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Top 10 Famous Castles To Visit In Canada

Canada may not have as old a history as Europe, but it still has its share of imposing castles. Unlike the overseas fortresses that were built for defense, Canadians made their chateaus to impress.

Some of the castles in Canada were owned by the elite, while others provided shelter for railroad workers. Today, some of the finest have transformed into luxury hotels but still retain their striking characteristics.

While they don’t feature a fairy-tale moat or a protective drawbridge, we still stand in awe of their Canadian history. So, here are ten castles to visit in Canada, some of which you can enjoy a stay.

1. Hatley Castle

Located in Colwood, British Columbia, Hatley Castle is one of three castles in Victoria, on Vancouver Island. The National Historic site of Hatley Park features 565 acres of gardens and trails and an Edwardian Castle.

James and Laura Dunsmuir built the fairy tale castle in 1908 as a retirement home. Laura wanted a lavish home to entertain, and James, an avid outdoorsman, focused on the rounds.

With more than 20 bedrooms, there was plenty of room to entertain overnight guests. After the passing of the Dunsmuir family, the Government of Canada purchased Hatley Park in 1940.

Hatley Castle in Colwood, British Columbia
Hatley Castle in Colwood on Vancouver Island

Afterward, the estate became home to the Royal Canadian Naval College. A short while later, the Naval College merged with the Airforce and Army to create the Royal Roads University, which occupies much of the castle today.

While visitors can’t tour the college, they can enjoy a guided museum tour in the basement. One room contains some memorabilia belonging to the Dunsmuir family.

Outside, the picturesque grounds are the star of the estate. James Dunsmuir spared no expense to create a horticultural vision in the Hartley Gardens.

The gardens have a formal Italian layout with boxwood, urns, and Italianate statues. It contrasts significantly with the calming persona of the stunning Japanese garden surrounding a lake.

For a fragrant walk, don’t miss the rose garden with its vast collection of blossoming blooms. Its lavish gardens and backdrop of a fairy tale castle make the estate a favorite for weddings.

Hartley Park has also been featured in films such as Deadpool, Poltergeist, and X-Men.

2. Casa Loma

Casa Loma in Toronto
Casa Loma in Toronto

Like Hatley Castle, Casa Loma was the brainchild of another wealthy businessman, Sir Henry Pellatt. Born to British parents, he dreamed of building a stately castle to attract royalty and noble families from Europe.

His dream took three years (between 1911 and 1914) and cost CAD 3.5 M. Casa Loma (meaning hill house in Spanish) sits on a hill in downtown Toronto.

Pellatt chose a Gothic Revival style, and the colossal residence features 98 rooms, 30 bathrooms, and 20 fireplaces. Each room was lavishly detailed, with molded ceilings and inlaid wood floors.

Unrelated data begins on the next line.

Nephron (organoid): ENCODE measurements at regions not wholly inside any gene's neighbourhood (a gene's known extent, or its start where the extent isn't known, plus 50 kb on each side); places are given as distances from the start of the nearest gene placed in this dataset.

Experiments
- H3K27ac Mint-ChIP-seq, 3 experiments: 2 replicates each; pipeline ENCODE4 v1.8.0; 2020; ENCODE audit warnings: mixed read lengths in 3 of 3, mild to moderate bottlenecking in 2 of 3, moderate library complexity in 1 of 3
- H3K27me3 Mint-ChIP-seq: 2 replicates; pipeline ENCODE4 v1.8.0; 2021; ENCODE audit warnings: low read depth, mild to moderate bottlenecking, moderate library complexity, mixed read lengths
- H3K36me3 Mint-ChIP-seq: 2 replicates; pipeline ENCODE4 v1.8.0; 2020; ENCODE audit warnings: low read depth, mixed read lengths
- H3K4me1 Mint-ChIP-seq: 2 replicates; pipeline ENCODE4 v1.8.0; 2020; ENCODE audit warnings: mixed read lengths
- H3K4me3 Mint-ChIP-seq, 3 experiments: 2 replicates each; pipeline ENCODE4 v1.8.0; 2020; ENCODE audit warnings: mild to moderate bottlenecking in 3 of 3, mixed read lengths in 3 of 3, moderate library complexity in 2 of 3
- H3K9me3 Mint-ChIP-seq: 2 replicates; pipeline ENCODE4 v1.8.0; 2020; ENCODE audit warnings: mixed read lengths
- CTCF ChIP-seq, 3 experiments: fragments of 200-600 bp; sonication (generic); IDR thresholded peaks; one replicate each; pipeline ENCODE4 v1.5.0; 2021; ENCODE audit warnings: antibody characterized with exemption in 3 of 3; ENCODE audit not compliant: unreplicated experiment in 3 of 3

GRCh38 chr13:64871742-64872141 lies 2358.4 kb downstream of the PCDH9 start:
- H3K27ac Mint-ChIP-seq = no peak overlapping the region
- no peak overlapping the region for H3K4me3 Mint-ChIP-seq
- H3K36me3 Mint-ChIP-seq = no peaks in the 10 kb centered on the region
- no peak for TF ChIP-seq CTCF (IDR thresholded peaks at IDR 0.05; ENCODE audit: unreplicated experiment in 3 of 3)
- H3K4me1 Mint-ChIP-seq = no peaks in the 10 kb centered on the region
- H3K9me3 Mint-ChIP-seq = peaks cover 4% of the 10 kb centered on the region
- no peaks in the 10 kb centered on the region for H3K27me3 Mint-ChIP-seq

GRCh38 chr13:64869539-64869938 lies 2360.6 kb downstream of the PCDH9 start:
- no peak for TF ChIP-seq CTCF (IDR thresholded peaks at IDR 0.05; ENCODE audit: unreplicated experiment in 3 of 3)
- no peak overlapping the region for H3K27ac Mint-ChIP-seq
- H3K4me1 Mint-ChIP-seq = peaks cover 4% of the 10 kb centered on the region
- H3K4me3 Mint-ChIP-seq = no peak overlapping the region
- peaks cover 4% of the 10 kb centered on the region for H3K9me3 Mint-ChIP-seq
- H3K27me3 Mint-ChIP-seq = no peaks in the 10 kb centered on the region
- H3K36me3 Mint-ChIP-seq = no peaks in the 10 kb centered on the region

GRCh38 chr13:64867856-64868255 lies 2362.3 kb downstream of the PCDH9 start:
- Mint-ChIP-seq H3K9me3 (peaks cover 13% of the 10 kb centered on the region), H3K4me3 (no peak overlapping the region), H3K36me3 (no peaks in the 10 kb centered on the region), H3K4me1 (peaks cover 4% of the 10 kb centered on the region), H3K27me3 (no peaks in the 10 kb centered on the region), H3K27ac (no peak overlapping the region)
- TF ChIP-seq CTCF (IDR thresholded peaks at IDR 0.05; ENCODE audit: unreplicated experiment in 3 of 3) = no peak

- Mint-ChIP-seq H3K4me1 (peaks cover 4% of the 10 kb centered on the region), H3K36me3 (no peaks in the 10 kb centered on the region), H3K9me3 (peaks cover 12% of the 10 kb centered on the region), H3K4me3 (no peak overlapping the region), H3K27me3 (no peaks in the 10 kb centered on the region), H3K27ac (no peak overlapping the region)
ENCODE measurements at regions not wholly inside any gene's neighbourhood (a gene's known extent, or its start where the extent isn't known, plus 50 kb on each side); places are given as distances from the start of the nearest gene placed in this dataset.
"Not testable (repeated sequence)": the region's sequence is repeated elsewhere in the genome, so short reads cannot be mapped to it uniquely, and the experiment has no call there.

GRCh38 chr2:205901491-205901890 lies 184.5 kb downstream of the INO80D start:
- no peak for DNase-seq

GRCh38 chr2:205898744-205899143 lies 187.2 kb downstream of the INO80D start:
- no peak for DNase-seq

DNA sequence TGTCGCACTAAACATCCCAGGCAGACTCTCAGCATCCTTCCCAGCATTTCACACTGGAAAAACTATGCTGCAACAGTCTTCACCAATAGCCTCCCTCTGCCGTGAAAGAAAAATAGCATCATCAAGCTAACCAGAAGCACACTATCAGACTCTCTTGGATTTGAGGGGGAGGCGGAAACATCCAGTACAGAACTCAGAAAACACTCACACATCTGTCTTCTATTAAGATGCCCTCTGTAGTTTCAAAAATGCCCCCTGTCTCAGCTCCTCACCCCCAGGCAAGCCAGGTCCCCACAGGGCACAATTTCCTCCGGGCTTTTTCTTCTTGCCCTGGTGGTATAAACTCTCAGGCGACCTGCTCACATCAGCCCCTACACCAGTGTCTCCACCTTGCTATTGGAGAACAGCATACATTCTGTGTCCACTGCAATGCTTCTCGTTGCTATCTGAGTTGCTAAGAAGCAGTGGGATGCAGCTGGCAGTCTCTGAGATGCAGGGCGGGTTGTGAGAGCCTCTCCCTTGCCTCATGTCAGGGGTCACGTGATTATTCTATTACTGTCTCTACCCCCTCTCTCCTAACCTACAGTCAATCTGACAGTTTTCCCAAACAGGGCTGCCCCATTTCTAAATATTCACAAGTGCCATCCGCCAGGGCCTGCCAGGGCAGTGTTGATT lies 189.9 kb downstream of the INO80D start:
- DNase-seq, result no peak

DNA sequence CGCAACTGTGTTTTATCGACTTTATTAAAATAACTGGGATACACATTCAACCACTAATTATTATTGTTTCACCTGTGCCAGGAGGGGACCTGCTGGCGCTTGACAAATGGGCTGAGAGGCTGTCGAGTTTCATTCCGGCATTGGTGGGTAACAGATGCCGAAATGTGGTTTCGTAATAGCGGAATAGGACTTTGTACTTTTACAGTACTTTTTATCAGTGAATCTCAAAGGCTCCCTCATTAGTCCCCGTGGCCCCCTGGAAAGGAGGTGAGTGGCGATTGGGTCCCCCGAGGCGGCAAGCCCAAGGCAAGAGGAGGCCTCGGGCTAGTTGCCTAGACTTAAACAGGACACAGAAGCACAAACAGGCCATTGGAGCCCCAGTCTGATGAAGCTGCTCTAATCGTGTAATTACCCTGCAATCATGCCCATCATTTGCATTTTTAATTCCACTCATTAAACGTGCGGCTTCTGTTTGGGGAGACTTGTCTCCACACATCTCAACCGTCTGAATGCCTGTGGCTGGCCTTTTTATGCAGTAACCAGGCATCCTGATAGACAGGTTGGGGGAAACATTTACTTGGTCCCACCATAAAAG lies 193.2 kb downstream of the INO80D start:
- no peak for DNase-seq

Outside, Pellatt continued the luxury in the stables as he added his horses’ names in 18K gold. Henry and his wife, Mary, enjoyed the home for ten years. 

After the war, the Pellatts fell into financial troubles. So, they had to sell their home and much of its contents to pay mounting debts.

Eventually, the city of Toronto acquired the estate for back taxes and later opened it as a tourist attraction. While much of the original artwork and furnishings are gone, the stately castle hasn’t lost its appeal.

With sparse furnishings, the molding detail, brass doors, and beautiful skylights are more prominent. From the Norman Tower, visitors can enjoy one of the better photography spots in Toronto. 

Casa Loma in Toronto
Casa Loma from the back terrace

Expect to spend half a day touring the castle and its beautiful grounds. From the basement, a 200-meter tunnel gives underground access to the horse stables, potting shed, and garage.

Today, the garage features a 1900s vintage car collection.

Like Hatley Castle, Casa Loma is a popular wedding venue, and its estate has been featured in multiple movies. As one of the best castles in Ontario and all of Canada, it’s a must-see when visiting Toronto.

3. Fairmont Banff Springs Hotel

The Banff Springs Hotel was initially built to serve those who traveled on the railroad. It opened in 1886, and the hotel’s popularity snowballed.

Its distinguished guest list included King George VI, Queen Elizabeth, Marilyn Monroe, and Margaret Thatcher.

The imposing structure resembles a Scottish castle and dominates the skyline in Bow Valley, in Banff National Park. If you’re seeking a hotel stay in Banff, the “castle in the Rockies” comes at a premium price. 

Banff Springs Hotel in Banff National Park
Fairmont Banff Springs in Banff National Park

It has undergone numerous refurbishments throughout the years, making it more castle-like. The building has tripled in size, going from 250 rooms to over 750.

One thing that has changed is its guest room sizes. Unlike new modern hotels, the Fairmont rooms are small and have tiny closets.

While rooms aren’t large, you’ll enjoy a heavenly stay on amazingly comfortable beds. All guests receive complimentary lush bathrooms and slippers to use during their stay.

However, the public spaces are grand, especially its entrance. The mahogany staircase and chandelier dominate the lobby, welcoming guests at check-in.

If you stay at the Fairmont Banff Springs, you’ll enjoy premium Egyptian cotton bedding, luxury toiletries, first-class amenities, and of course, bragging rights.

Staying at the hotels gives easy access to the Banff Springs Golf Course, and golfers may opt for the golf and stay package. Guests can also use complimentary bikes and receive free Roam bus passes.

Initially opened for the summer months, a renovation winterized the structure so it could open year-round. Who can resist a cozy stay in one of Canada’s best castles in the winter months with a heated outdoor pool with picturesque views of fresh snow? 

4. Chateau Lake Louise